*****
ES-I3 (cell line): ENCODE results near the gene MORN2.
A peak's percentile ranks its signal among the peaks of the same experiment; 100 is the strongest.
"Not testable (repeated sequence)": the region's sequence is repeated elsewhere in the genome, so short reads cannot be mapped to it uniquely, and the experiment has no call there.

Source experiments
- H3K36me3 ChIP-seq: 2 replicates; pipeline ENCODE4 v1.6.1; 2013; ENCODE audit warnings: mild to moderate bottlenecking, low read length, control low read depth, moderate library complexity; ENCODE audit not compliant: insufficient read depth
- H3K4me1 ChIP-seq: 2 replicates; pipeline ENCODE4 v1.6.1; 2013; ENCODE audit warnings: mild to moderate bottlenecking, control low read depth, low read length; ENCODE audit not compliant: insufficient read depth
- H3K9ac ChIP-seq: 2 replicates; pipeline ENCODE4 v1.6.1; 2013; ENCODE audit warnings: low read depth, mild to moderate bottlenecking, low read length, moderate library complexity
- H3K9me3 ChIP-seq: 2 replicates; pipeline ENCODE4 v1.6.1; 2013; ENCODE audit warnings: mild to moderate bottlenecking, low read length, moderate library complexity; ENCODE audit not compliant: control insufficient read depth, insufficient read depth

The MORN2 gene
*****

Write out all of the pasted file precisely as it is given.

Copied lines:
ES-I3 (cell line): ENCODE results near the gene MORN2.
A peak's percentile ranks its signal among the peaks of the same experiment; 100 is the strongest.
"Not testable (repeated sequence)": the region's sequence is repeated elsewhere in the genome, so short reads cannot be mapped to it uniquely, and the experiment has no call there.

Source experiments
- H3K36me3 ChIP-seq: 2 replicates; pipeline ENCODE4 v1.6.1; 2013; ENCODE audit warnings: mild to moderate bottlenecking, low read length, control low read depth, moderate library complexity; ENCODE audit not compliant: insufficient read depth
- H3K4me1 ChIP-seq: 2 replicates; pipeline ENCODE4 v1.6.1; 2013; ENCODE audit warnings: mild to moderate bottlenecking, control low read depth, low read length; ENCODE audit not compliant: insufficient read depth
- H3K9ac ChIP-seq: 2 replicates; pipeline ENCODE4 v1.6.1; 2013; ENCODE audit warnings: low read depth, mild to moderate bottlenecking, low read length, moderate library complexity
- H3K9me3 ChIP-seq: 2 replicates; pipeline ENCODE4 v1.6.1; 2013; ENCODE audit warnings: mild to moderate bottlenecking, low read length, moderate library complexity; ENCODE audit not compliant: control insufficient read depth, insufficient read depth

The MORN2 gene